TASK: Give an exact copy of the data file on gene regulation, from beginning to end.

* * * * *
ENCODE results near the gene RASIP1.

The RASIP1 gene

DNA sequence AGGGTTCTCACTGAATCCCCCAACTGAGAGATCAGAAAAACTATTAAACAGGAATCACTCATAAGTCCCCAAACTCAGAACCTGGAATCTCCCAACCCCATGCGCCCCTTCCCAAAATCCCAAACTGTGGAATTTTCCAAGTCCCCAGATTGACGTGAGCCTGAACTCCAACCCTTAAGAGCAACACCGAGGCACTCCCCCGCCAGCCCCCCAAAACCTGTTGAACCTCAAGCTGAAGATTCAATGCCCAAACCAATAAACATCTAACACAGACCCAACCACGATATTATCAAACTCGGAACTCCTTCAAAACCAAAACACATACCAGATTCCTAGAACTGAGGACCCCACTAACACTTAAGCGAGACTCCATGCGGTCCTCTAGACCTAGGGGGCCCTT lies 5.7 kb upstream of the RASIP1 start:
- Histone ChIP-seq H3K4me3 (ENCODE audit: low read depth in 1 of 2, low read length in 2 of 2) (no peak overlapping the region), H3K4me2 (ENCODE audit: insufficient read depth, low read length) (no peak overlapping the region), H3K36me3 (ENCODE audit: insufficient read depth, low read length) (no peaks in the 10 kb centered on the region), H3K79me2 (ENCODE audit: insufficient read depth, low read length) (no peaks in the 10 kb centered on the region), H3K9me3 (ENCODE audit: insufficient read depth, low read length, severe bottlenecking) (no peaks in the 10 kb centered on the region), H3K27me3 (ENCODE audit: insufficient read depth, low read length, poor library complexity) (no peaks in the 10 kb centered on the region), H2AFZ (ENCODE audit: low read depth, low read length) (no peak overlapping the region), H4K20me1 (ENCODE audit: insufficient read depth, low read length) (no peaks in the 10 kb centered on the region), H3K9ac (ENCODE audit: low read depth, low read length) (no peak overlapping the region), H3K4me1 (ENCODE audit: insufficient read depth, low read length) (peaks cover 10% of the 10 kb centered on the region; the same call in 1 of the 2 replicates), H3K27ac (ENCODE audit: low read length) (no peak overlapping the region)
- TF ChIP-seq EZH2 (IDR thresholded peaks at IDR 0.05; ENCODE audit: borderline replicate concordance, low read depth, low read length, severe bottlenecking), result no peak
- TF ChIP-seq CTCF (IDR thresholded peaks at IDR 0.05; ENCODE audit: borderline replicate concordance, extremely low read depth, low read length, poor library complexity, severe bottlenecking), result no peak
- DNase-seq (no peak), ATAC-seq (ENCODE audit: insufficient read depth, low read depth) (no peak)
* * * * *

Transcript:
ENCODE results near the gene RASIP1.

The RASIP1 gene

DNA sequence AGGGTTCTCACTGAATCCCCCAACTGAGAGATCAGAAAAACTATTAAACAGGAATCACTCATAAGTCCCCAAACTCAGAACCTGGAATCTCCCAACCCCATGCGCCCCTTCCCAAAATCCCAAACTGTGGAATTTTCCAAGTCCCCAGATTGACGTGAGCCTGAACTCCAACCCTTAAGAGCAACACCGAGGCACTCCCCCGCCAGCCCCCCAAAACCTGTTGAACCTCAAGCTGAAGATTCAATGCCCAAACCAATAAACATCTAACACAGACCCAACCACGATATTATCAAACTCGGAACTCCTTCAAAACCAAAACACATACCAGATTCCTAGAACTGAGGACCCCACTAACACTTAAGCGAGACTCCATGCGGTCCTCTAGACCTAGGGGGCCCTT lies 5.7 kb upstream of the RASIP1 start:
- Histone ChIP-seq H3K4me3 (ENCODE audit: low read depth in 1 of 2, low read length in 2 of 2) (no peak overlapping the region), H3K4me2 (ENCODE audit: insufficient read depth, low read length) (no peak overlapping the region), H3K36me3 (ENCODE audit: insufficient read depth, low read length) (no peaks in the 10 kb centered on the region), H3K79me2 (ENCODE audit: insufficient read depth, low read length) (no peaks in the 10 kb centered on the region), H3K9me3 (ENCODE audit: insufficient read depth, low read length, severe bottlenecking) (no peaks in the 10 kb centered on the region), H3K27me3 (ENCODE audit: insufficient read depth, low read length, poor library complexity) (no peaks in the 10 kb centered on the region), H2AFZ (ENCODE audit: low read depth, low read length) (no peak overlapping the region), H4K20me1 (ENCODE audit: insufficient read depth, low read length) (no peaks in the 10 kb centered on the region), H3K9ac (ENCODE audit: low read depth, low read length) (no peak overlapping the region), H3K4me1 (ENCODE audit: insufficient read depth, low read length) (peaks cover 10% of the 10 kb centered on the region; the same call in 1 of the 2 replicates), H3K27ac (ENCODE audit: low read length) (no peak overlapping the region)
- TF ChIP-seq EZH2 (IDR thresholded peaks at IDR 0.05; ENCODE audit: borderline replicate concordance, low read depth, low read length, severe bottlenecking), result no peak
- TF ChIP-seq CTCF (IDR thresholded peaks at IDR 0.05; ENCODE audit: borderline replicate concordance, extremely low read depth, low read length, poor library complexity, severe bottlenecking), result no peak
- DNase-seq (no peak), ATAC-seq (ENCODE audit: insufficient read depth, low read depth) (no peak)